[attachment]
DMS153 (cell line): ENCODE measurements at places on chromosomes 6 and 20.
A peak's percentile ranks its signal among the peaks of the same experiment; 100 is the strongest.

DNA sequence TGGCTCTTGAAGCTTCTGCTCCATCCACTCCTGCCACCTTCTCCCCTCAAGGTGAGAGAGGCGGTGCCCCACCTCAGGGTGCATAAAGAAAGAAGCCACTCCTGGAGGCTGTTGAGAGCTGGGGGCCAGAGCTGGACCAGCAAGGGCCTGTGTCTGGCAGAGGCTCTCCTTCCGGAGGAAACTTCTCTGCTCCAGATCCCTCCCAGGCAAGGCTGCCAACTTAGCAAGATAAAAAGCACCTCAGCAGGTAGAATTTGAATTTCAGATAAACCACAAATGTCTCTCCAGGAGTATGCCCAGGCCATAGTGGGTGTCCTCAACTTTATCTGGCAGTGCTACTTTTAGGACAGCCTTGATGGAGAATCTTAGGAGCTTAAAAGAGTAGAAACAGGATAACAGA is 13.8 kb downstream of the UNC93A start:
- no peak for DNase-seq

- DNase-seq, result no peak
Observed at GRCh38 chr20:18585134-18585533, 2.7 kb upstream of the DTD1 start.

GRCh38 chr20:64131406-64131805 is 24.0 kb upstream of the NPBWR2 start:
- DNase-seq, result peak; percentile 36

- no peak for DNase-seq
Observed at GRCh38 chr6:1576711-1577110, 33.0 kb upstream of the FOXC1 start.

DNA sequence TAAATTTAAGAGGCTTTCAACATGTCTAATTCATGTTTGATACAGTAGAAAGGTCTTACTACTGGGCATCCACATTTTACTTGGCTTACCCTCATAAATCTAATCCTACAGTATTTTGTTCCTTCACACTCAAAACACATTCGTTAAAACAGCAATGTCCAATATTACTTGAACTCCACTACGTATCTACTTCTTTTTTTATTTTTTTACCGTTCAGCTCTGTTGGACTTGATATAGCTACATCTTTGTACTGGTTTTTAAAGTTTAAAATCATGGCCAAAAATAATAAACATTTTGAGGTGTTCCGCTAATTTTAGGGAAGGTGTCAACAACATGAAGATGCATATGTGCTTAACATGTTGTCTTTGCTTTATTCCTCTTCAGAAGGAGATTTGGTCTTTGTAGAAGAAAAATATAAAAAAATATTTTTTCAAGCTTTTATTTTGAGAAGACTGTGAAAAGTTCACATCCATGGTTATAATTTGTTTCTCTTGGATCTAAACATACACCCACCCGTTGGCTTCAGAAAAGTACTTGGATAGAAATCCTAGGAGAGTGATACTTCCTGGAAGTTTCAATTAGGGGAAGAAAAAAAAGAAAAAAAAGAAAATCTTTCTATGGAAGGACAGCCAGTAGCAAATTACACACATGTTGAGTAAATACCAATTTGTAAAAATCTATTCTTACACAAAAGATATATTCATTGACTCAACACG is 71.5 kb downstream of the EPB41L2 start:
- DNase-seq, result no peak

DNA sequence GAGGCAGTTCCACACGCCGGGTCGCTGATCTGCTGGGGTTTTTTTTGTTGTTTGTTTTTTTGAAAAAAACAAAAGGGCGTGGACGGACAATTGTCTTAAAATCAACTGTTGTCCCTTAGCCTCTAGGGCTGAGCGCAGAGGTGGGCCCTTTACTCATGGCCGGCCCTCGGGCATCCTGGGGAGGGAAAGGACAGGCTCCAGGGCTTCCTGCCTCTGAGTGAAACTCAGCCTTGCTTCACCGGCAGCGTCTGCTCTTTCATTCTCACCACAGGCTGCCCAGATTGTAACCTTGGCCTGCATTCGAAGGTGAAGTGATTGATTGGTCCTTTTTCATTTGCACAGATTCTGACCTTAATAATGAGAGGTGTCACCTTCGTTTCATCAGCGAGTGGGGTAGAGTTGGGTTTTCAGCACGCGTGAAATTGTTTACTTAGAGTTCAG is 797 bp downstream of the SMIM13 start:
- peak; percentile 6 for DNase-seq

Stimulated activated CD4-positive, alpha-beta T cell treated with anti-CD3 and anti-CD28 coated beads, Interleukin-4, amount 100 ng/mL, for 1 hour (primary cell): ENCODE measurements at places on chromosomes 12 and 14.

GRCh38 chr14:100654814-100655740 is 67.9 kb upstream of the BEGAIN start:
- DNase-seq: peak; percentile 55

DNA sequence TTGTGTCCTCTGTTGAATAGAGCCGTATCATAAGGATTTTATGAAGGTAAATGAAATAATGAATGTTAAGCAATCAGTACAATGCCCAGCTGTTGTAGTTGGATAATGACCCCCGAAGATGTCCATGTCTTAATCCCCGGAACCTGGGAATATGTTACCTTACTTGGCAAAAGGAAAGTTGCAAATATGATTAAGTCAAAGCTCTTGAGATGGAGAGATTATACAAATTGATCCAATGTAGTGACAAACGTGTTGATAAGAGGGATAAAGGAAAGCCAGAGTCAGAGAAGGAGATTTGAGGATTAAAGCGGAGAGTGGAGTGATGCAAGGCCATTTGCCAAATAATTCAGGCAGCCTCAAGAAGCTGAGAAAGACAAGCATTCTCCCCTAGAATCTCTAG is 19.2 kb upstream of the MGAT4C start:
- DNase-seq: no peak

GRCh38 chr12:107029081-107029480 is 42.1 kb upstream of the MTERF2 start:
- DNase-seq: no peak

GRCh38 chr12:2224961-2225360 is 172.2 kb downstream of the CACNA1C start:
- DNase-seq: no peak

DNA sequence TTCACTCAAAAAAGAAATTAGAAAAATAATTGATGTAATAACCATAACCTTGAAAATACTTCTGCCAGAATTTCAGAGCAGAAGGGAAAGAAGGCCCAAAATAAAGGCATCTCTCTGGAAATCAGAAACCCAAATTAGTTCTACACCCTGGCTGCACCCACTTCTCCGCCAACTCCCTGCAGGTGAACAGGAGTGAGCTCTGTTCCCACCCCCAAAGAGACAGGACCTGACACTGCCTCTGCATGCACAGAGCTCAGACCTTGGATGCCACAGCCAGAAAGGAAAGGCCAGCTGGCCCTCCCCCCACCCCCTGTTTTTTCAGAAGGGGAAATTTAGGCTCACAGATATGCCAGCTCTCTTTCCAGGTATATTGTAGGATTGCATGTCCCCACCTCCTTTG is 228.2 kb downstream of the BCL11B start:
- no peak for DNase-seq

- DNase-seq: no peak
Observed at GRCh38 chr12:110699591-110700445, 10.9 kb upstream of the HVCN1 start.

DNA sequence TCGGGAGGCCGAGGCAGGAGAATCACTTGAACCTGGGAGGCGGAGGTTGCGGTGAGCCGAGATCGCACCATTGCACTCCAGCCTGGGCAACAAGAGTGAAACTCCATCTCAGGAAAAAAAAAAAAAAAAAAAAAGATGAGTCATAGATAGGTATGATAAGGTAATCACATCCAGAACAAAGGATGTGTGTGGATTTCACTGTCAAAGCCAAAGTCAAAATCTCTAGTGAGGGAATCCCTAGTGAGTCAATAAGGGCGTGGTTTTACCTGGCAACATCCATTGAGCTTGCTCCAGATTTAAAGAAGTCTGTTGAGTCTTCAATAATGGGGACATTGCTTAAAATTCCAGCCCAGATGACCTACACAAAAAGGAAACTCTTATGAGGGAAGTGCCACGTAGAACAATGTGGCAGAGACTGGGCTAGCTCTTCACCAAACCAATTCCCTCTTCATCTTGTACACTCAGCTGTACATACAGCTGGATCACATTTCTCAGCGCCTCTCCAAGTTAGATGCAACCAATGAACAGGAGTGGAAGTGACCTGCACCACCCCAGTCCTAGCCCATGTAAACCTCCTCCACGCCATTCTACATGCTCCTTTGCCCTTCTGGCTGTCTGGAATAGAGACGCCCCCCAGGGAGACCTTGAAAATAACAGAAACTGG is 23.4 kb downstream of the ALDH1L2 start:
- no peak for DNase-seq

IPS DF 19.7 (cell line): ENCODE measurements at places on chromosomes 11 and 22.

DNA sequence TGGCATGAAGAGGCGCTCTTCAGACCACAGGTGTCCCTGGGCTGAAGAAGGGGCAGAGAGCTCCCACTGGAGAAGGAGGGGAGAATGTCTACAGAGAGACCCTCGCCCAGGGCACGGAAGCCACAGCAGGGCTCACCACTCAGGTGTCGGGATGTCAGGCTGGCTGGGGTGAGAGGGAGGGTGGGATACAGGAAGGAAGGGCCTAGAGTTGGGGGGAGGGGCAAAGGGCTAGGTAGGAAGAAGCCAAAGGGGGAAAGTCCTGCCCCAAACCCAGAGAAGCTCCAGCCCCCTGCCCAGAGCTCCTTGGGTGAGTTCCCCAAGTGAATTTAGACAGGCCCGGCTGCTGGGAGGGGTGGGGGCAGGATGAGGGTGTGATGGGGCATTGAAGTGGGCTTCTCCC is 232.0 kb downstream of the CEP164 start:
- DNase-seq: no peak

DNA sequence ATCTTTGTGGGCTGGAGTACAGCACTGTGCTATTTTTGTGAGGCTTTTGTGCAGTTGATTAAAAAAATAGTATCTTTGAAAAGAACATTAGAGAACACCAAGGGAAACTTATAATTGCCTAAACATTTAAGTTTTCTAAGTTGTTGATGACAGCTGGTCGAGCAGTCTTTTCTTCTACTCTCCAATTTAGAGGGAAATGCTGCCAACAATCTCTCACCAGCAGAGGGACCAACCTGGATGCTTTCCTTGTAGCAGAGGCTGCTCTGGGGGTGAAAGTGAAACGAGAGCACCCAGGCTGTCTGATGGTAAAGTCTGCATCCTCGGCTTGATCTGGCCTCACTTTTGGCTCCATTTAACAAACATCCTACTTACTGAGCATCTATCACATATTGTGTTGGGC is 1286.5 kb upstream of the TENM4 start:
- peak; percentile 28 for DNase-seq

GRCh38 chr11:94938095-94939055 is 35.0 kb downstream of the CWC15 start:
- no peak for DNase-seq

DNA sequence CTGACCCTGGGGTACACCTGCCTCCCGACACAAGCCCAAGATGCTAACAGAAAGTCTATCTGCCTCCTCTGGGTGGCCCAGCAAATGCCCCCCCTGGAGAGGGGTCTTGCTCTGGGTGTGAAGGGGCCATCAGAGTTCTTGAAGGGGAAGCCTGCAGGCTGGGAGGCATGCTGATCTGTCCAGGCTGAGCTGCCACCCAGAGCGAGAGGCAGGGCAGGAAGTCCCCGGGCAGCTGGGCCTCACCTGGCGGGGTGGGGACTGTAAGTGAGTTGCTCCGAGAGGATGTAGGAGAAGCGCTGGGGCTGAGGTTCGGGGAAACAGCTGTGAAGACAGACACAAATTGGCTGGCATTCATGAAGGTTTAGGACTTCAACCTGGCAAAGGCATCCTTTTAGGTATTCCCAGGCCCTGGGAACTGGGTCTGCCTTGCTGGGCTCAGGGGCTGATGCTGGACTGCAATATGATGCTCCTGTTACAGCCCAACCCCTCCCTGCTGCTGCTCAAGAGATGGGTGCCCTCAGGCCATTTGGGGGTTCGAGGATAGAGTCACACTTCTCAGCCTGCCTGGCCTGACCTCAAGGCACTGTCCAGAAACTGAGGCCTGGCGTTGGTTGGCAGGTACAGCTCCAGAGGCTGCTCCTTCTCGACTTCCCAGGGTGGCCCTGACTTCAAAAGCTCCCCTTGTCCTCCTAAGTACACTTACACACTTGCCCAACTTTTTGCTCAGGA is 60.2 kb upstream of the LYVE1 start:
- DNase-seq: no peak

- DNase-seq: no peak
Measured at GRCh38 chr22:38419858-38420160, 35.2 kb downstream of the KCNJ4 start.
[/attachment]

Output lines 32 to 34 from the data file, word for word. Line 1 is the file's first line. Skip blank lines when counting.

- DNase-seq: no peak

DNA sequence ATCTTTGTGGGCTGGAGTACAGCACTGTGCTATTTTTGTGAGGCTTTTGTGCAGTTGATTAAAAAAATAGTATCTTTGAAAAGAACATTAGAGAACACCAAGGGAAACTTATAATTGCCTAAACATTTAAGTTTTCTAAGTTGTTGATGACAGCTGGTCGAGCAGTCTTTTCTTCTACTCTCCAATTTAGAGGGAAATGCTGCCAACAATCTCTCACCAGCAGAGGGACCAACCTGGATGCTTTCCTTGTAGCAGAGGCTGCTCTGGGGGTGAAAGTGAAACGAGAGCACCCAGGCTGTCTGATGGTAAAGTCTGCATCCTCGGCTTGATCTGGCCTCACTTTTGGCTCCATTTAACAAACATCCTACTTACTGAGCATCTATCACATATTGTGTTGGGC is 1286.5 kb upstream of the TENM4 start:
- peak; percentile 28 for DNase-seq